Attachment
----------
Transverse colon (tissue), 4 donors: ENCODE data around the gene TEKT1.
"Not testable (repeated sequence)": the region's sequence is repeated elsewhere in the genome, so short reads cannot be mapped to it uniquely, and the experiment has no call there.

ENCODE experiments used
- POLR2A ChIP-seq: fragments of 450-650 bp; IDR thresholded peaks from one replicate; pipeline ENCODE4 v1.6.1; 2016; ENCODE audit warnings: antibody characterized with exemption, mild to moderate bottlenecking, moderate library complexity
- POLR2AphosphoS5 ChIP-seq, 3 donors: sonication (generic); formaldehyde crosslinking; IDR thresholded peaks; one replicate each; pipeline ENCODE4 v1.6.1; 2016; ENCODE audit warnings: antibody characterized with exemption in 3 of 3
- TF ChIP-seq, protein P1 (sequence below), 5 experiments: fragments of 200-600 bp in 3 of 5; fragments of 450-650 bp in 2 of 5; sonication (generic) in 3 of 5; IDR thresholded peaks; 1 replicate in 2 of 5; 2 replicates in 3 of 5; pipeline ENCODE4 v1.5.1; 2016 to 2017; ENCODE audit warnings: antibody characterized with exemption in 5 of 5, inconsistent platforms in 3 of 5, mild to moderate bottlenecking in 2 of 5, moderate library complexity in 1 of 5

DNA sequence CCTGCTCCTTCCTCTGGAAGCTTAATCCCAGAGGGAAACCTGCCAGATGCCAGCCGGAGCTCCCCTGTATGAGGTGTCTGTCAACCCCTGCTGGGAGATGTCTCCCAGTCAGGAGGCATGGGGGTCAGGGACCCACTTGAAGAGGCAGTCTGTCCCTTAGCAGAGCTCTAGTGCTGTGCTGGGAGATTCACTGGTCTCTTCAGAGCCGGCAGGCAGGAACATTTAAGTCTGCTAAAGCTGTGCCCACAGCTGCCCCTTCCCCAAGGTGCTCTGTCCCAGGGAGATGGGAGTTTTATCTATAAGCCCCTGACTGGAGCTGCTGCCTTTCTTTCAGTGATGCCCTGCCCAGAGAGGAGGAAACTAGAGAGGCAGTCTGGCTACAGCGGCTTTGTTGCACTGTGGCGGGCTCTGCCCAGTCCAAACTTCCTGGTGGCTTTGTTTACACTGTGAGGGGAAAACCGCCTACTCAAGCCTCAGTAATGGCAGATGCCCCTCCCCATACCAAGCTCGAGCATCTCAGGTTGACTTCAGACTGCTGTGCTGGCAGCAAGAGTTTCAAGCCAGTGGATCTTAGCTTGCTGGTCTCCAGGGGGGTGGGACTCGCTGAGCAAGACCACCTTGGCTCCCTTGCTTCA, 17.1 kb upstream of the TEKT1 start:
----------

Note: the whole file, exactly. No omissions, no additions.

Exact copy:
Transverse colon (tissue), 4 donors: ENCODE data around the gene TEKT1.
"Not testable (repeated sequence)": the region's sequence is repeated elsewhere in the genome, so short reads cannot be mapped to it uniquely, and the experiment has no call there.

ENCODE experiments used
- POLR2A ChIP-seq: fragments of 450-650 bp; IDR thresholded peaks from one replicate; pipeline ENCODE4 v1.6.1; 2016; ENCODE audit warnings: antibody characterized with exemption, mild to moderate bottlenecking, moderate library complexity
- POLR2AphosphoS5 ChIP-seq, 3 donors: sonication (generic); formaldehyde crosslinking; IDR thresholded peaks; one replicate each; pipeline ENCODE4 v1.6.1; 2016; ENCODE audit warnings: antibody characterized with exemption in 3 of 3
- TF ChIP-seq, protein P1 (sequence below), 5 experiments: fragments of 200-600 bp in 3 of 5; fragments of 450-650 bp in 2 of 5; sonication (generic) in 3 of 5; IDR thresholded peaks; 1 replicate in 2 of 5; 2 replicates in 3 of 5; pipeline ENCODE4 v1.5.1; 2016 to 2017; ENCODE audit warnings: antibody characterized with exemption in 5 of 5, inconsistent platforms in 3 of 5, mild to moderate bottlenecking in 2 of 5, moderate library complexity in 1 of 5

DNA sequence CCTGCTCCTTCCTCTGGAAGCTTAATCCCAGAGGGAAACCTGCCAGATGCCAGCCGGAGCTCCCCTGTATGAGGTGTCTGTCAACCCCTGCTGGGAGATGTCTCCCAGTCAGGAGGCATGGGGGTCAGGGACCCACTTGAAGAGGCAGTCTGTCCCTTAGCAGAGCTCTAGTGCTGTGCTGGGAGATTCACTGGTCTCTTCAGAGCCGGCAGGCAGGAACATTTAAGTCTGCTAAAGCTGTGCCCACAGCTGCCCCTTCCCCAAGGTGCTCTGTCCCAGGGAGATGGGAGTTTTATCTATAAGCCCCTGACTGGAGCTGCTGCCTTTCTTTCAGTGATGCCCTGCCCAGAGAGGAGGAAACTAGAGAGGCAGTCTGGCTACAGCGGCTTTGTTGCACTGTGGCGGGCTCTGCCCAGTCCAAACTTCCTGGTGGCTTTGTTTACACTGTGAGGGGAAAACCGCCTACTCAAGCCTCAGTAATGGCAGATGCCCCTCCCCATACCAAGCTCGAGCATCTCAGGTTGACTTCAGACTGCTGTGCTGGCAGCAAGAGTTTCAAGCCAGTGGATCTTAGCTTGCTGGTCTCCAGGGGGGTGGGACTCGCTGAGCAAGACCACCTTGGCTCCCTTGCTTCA, 17.1 kb upstream of the TEKT1 start: